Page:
What to Do When You See a Snake


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What to Do When You See a Snake



Are you afraid of snakes? Very few people would call an encounter with a snake pleasant even if it’s just a harmless grass snake. Unexpectedly coming face-to-face with a snake can be a scary experience. There are some specific signs that can help you to distinguish whether the snake is venomous or not. There are so many species of snakes in the world that there can be certain exceptions. Nevertheless, these are some general differences that you should be aware of.

TIMESTAMPS:
Look at its head 1:19
Pay attention to its pupils 1:43
Examine the space between its eyes 2:26
Note its color and behavior 2:51
Observe its tail 3:22
Beware of the way it swims 3:50
Snake-proof your property 4:43
Pay attention to trees and bushes 5:10
Choose the right shoes 5:39
Turn off the lights 6:03
Never follow a snake 6:28
What to do in case you’ve been bitten 7:00

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SUMMARY:
– One of the most obvious signs of a poisonous snake is its triangular head. Although not all venomous snakes have it, their necks are usually distinctly skinnier than their heads.
– Most venomous snakes have elliptical and vertical pupils, while non-venomous snakes have round ones. But non-venomous snakes can easily change the shape of their pupils in dangerous situations to look more powerful and frightening to their opponent.
– Venomous snakes have a little advantage over their non-venomous peers when it comes to hunting. They’ve got a heat-sensitive pit that helps them locate their prey through infrared radiation.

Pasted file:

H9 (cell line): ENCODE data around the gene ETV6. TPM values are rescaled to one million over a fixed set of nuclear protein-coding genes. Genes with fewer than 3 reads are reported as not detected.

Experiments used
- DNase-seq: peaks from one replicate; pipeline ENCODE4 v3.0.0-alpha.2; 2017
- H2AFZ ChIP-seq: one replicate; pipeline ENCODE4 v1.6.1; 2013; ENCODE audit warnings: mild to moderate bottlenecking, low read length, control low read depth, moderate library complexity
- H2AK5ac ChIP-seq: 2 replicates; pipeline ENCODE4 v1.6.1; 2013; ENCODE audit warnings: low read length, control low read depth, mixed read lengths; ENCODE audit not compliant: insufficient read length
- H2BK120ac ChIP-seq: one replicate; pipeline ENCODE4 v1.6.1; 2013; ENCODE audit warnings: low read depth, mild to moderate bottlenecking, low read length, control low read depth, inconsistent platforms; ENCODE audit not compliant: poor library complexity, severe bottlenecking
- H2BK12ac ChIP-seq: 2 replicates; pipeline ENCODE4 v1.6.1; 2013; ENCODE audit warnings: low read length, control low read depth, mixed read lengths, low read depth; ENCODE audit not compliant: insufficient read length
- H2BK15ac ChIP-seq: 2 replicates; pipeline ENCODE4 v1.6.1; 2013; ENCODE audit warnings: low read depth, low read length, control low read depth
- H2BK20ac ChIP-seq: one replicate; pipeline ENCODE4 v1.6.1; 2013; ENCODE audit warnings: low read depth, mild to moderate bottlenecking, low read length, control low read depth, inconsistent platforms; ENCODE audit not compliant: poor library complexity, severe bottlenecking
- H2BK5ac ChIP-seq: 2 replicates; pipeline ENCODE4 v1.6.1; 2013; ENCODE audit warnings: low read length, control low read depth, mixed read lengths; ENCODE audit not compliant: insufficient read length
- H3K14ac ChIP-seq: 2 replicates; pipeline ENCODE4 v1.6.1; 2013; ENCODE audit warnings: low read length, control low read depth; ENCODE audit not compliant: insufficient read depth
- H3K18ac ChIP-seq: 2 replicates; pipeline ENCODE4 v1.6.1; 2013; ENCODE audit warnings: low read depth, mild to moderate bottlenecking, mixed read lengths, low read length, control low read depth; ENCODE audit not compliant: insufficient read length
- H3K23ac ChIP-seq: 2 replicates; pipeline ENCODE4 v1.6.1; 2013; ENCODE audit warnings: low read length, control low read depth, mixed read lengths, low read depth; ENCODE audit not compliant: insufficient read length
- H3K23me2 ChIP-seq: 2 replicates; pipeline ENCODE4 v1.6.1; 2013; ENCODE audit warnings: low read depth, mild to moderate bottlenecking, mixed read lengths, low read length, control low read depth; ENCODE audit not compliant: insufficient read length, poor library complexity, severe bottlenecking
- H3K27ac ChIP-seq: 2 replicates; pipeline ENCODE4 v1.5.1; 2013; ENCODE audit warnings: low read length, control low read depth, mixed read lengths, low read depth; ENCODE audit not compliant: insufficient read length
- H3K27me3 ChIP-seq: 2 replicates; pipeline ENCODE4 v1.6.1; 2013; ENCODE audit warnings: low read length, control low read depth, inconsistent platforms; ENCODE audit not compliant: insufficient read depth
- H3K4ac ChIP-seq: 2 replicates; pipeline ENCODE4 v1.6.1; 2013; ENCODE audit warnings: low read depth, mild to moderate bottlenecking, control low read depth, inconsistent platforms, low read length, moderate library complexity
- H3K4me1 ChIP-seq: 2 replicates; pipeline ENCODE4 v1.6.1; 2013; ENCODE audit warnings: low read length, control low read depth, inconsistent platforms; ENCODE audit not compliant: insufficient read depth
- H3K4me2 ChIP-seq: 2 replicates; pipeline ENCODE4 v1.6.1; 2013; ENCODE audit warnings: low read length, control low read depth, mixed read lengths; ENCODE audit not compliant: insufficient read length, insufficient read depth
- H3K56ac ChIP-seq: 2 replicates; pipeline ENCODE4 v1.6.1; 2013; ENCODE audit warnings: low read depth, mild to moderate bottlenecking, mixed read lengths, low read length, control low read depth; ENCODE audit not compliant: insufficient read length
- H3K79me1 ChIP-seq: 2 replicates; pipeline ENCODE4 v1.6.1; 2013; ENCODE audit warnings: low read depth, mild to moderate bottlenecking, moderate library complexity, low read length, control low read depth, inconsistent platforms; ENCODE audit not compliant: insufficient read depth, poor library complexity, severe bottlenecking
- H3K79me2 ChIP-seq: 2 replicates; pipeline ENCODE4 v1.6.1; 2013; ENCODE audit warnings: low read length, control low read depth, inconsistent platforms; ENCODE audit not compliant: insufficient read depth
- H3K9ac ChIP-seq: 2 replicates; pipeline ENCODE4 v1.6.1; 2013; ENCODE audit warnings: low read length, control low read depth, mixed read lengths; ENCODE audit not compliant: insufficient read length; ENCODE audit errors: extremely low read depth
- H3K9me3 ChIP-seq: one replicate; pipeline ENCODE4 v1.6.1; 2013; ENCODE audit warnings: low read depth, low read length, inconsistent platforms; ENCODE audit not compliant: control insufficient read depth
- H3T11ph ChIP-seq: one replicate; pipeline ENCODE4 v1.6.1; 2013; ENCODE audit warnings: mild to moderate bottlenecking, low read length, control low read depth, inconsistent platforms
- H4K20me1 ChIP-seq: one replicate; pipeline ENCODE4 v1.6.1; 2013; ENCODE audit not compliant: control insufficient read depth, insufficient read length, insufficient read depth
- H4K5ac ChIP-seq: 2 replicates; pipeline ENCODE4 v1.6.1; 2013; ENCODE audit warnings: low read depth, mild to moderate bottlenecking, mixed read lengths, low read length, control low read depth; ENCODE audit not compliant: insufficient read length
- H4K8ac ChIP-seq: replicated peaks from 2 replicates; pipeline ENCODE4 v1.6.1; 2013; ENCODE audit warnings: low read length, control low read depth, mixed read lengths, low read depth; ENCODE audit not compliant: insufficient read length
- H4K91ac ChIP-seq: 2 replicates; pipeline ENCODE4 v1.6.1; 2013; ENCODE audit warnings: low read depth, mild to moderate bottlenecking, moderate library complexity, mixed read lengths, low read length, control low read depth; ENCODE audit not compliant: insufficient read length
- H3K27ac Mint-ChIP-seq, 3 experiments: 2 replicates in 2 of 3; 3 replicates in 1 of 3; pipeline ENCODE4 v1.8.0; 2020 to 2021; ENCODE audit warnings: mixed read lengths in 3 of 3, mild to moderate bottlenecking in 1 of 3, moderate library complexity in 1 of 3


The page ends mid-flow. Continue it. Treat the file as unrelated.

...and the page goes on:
– Poisonous snakes are often more vibrant, both in their coloring and behavior. If you see a beautiful bright-colored snake, chances are that it is, in fact, venomous.
– You can always recognize a venomous snake by a visible line separating 2 rows of scales at the end of its tail. If you see a single row, you can sigh with relief: this snake is not venomous.
– Some reptile experts say that a lot of the time, venomous snakes can be recognized while swimming. They prefer to keep their entire bodies visible above the water as opposed to non-venomous snakes that swim with their bodies under the water.
– Whether you live in the country or you’ve got a summer cottage, the best way to keep snakes at bay is to get rid of their favorite hiding places: tall grass and fallen branches.
– Always wear closed-toed shoes whenever you decide to take a walk in the country or the woods.
– If you enjoy camping, here’s a little trick for you to avoid snakes. Cover up all sources of light as you go to sleep, and never forget to shake your clothes out in the morning.
– There are a lot of cases when people are bitten simply because of their curiosity. They only do it if they feel threatened, and stalking them will definitely provoke this reaction.
– The first thing you must do is to call an ambulance. Once that’s done, try to figure out if it was a venomous snake that bit you.
– As the ambulance is on its way, it’s crucial that you try to stay calm and don’t move.
– As for the popular method of sucking the venom out of the wound, it may not be such a good idea after all. The person trying to suck the venom out, whether it’s you or someone else, risks cross-contamination through the mouth.

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  1. Here is what to do when you see a snake BOOP

    Really these little noodles ain’t dangerous in the slightest the most adorable thing happened i found a wild snake and it was pretty docile so i picked it up it went up my sleeve up my back and into my hood of my jacket it was the best interaction with a snake i ever had

  2. Also where you can tell between a non-venomous snake and a venomous snake is the speed that it that its tail shakes his tail shakes very very very fast it most likely is a venomous snake but it's not always that there have been sightings of where it's a non-venomous snake but most likely it's a venomous snake